If you’re like me, you reacted with great trepidation to the news that Carrie Underwood was going to star in a live televised production of “The Sound of Music,” a sentimental favorite for baby boomers and beyond.
But advance press announced that this special holiday offering would be based on the original Broadway stage production, which was a particular treat to this musical fanatic; I grew up listening to my parents’ Mary Martin-starring “Sound of Music” soundtrack record on their giant console record player in the living room. I staged elaborate re-creations of “So Long, Farewell” with my neighborhood friends, I can sing the complicated middle section of “Do-Re-Mi” with aplomb, and I know all the verses to “My Favorite Things.” I learned to yodel like a goatherd before I was five, and almost burst a blood vessel belting out “Climb Ev’ry Mountain” with extra Reverend-Mother vibrato. (I even know how to solve a problem like Maria.)
Let’s face it: There was no way I was missing it. They had me at “The hills are alive…”
But social media blew up with indignation at the audacity of such an undertaking, generally citing the fact that the beloved 1965 movie, starring the incomparable Julie Andrews, is “iconic” and therefore should not be tarnished by a potentially disappointing remake.
But what is really meant by “iconic”? By definition, a cultural icon is an image, person, place or work of art that is easily recognized and has great cultural significance to a wide group of people. For example, a couple of weeks ago, Norman Rockwell’s “Saying Grace” painting sold for a record $46 million. I think it’s safe to say that the renowned Saturday Evening Post illustrator has earned his designation as an “American Icon.”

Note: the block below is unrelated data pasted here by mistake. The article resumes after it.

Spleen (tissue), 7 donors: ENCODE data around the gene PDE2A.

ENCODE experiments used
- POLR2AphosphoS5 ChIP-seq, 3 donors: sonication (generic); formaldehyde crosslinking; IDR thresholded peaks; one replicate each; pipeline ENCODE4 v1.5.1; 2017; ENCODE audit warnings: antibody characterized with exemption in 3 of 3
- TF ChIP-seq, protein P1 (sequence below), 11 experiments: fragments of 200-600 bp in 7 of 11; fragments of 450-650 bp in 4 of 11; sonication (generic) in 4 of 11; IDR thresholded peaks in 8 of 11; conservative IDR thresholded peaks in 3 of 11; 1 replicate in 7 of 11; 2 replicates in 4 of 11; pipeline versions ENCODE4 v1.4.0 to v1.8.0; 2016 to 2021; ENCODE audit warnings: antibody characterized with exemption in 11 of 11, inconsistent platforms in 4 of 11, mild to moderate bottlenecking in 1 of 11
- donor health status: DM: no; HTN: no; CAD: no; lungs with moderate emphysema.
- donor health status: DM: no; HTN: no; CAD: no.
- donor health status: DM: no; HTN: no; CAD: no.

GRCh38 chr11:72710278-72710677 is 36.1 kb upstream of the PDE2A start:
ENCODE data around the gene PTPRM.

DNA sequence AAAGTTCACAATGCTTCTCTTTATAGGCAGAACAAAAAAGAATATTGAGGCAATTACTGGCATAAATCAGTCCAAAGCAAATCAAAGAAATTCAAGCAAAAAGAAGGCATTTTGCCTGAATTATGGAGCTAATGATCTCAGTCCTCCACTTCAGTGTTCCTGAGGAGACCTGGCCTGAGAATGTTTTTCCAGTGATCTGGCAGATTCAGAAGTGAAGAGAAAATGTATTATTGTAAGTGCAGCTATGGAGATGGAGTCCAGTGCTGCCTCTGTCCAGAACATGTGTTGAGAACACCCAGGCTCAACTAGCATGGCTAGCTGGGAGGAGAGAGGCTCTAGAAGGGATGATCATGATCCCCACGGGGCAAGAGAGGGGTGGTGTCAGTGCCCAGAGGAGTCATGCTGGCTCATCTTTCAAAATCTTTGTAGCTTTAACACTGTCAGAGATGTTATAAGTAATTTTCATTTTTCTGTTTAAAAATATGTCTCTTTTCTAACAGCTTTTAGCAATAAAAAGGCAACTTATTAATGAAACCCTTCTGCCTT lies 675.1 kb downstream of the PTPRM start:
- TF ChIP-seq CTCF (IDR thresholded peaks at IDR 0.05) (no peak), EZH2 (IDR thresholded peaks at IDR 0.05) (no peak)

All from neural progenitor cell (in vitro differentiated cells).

However, nowadays people like to throw around the word “iconic” with cavalier frequency. In the media, many well-known examples of popular culture have been called “iconic” just by virtue of being amazing (another overused word, but that’s a topic for another day). For example, if you do an Internet search on the words “iconic breaking bad,” you will come up with “The 17 Most Iconic Scenes in Breaking Bad,” “The Iconic Imagery of Breaking Bad,” “Twelve Iconic Breaking Bad Props You Can Actually Own,” “How Did the Breaking Bad Finale Compare to Other Iconic Show Endings?” and “Walt’s 10 Most Iconic Moments.” And that’s just the first few listings. It’s a great show—maybe the Greatest Show—but that’s a lot of “cultural significance” to attribute to a single television series.
So what makes a person/performance/movie/TV show “iconic”? Perhaps a suitable qualifier would be whether its evocative power stands the test of time: Marilyn Monroe, Michael Jackson, Jimmy Stewart, the “Hollywood” sign, and Mount Rushmore are American icons. Whitney Houston’s rendition of “I Will Always Love You” is an iconic performance…but I’m going to go out on a limb and predict that the charms of “Gangnam Style” and “What Does the Fox Say?” will eventually fade.
Is “The Sound of Music” iconic? Absolutely. But to me, that doesn’t mean it should be perched on a shelf to collect dust. Sure, the Carrie Underwood version had its flaws, and the critics (both professional and self-appointed) had a ball lambasting the acting. But if you were to judge the production by the accompanying enthusiastic, off-key sing-along performance that took place on my couch, or a popular high school production of the musical, or yes, even a backyard childhood staging of “So Long, Farewell”—it would be apparent that some icons can hold up to a little tarnish…and emerge better than ever.